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Chemosphere. 2003 Jan;50(3):415-27.

Soil microbial parameters and luminescent bacteria assays as indicators for in situ bioremediation of TNT-contaminated soils.

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  • 1Centre for Environmental Research and Technology (UFT), University of Bremen, Leobener Strasse, 28359 Bremen, Germany. tobbi@uni-bremen.de

Abstract

In situ bioremediation is increasingly being discussed as a useful strategy for cleaning up contaminated soils. Compared to established ex situ procedures, meaningful and reliable approaches for monitoring the remediation processes and their efficiency are of special importance. The subject of this study was the significance of two bioassays for monitoring purposes. The work was performed within the scope of a research project on the in situ bioremediation of topsoil contaminated with 2,4,6-trinitrotoluene (TNT). To evaluate changes within different experimental fields during a 17-month remediation period, the results of soil microbial assays and luminescent bacteria assays were compared with chemical monitoring data. The luminescent bacteria assays showed a significant reduction of the water-soluble soil toxicants in the treated fields. This bioassay proved to be a sensitive screening indicator of toxicity and may effectively aid the ecotoxicological interpretation of chemical monitoring data. Microbial biomass (C(mic)), the metabolic quotient (qCO2), and the ratio of microbial to organic carbon (C(mic)/C(org)) showed a highly significant correlation with total concentrations of TNT in the soil. But, in contrast to luminescent bacteria assays, this approach did not reveal any recovery of the soil at the end of the remediation period. There is clear evidence for persistent adverse effects of chronic TNT contamination on the site-specific microbial community and the local carbon cycle in the soil. The study clearly exhibits the differences between, as well as the complementary value of both bioassay approaches for monitoring short-term and long-term effects of soil contamination and the efficiency of remediation.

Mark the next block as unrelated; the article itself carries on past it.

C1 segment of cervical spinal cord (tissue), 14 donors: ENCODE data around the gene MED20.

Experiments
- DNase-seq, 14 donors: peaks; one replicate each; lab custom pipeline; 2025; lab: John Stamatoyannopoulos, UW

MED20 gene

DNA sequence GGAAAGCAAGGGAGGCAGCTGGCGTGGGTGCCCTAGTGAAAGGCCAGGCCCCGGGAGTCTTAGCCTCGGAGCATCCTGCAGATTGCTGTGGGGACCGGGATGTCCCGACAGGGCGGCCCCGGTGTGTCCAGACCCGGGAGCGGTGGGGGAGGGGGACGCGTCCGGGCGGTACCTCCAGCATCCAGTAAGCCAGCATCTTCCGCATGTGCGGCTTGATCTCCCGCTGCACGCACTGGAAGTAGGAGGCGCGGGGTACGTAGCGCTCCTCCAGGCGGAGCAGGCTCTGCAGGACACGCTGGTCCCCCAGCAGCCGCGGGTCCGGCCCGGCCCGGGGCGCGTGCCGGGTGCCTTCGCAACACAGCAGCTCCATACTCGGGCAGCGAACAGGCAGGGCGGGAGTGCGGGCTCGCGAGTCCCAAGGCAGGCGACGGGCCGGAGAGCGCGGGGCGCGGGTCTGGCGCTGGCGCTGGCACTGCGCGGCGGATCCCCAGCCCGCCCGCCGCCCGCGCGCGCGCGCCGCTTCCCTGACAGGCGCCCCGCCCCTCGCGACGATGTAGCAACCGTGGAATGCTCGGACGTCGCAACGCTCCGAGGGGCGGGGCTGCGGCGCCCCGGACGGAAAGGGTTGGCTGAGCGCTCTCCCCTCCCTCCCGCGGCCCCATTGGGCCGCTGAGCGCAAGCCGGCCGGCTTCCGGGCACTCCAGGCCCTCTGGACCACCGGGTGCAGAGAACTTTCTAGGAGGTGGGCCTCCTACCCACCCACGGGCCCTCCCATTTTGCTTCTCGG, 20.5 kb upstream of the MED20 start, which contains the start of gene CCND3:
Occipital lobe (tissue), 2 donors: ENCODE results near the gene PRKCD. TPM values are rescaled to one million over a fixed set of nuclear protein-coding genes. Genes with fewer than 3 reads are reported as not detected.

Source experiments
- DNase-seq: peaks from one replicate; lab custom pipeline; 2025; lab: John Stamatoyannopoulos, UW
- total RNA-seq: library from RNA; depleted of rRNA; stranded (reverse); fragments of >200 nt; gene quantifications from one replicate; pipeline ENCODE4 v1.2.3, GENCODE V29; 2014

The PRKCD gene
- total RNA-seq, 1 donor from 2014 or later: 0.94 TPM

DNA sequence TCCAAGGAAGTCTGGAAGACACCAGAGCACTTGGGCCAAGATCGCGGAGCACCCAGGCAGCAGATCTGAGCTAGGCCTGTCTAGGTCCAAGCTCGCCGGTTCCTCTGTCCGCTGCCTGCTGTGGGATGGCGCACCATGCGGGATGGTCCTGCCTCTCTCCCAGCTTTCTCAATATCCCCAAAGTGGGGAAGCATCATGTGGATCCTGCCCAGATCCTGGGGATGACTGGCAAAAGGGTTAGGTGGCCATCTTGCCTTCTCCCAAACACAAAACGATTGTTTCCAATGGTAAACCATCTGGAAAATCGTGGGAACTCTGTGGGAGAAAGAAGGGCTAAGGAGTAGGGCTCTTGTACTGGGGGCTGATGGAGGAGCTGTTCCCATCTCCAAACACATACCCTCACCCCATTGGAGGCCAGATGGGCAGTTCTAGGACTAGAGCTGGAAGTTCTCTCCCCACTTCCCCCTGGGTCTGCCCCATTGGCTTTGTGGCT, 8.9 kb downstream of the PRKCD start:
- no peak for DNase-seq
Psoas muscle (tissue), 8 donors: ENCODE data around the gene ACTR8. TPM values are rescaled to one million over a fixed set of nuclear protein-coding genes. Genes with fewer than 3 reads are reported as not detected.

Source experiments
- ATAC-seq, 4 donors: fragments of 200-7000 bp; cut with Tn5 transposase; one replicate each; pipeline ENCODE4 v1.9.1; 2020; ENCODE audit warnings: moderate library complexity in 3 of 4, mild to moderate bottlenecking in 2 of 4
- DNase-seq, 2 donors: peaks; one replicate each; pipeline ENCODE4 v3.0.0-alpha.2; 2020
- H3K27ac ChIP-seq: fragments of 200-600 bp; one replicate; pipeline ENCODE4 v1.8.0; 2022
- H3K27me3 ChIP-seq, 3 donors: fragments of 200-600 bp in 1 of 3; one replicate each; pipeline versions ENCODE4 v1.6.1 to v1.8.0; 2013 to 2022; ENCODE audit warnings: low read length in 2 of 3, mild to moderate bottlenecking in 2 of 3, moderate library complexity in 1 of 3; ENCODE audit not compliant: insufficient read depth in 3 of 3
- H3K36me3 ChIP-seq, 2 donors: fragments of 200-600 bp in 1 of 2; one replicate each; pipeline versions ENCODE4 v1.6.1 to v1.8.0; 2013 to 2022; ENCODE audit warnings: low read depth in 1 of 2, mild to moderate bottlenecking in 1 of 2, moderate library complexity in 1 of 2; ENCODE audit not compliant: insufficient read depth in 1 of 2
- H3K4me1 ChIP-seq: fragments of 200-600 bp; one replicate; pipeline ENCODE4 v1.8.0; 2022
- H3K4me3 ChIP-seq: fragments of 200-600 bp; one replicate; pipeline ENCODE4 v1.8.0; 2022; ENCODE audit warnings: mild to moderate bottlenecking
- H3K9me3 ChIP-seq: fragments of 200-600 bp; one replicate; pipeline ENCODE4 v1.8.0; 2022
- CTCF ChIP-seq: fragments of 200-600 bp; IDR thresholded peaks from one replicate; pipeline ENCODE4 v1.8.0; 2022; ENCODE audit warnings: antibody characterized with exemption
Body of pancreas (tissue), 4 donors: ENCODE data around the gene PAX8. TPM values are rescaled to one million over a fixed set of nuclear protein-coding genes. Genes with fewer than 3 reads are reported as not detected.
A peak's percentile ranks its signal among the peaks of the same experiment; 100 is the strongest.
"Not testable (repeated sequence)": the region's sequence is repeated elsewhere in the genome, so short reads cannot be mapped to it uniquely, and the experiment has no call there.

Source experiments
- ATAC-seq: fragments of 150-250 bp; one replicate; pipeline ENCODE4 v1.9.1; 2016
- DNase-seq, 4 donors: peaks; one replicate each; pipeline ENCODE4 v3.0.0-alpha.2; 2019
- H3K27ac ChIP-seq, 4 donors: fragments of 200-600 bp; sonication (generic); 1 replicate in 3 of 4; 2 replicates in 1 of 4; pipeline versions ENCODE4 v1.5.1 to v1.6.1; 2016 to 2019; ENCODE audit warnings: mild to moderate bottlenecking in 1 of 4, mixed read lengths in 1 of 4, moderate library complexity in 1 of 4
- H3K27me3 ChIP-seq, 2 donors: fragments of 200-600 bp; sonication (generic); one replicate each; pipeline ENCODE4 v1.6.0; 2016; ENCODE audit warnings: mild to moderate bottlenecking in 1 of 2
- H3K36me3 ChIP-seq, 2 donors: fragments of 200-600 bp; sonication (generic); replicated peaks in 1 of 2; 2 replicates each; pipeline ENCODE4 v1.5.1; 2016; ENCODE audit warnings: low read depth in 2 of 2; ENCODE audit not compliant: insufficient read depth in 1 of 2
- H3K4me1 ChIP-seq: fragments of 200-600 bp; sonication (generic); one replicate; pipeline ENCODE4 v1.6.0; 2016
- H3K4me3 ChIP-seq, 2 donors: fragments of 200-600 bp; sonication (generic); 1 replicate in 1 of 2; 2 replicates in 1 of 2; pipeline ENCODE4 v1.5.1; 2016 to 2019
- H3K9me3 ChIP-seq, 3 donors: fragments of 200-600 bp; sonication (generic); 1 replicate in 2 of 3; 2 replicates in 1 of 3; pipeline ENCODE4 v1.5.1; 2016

PMID:
12656263
[PubMed - indexed for MEDLINE]
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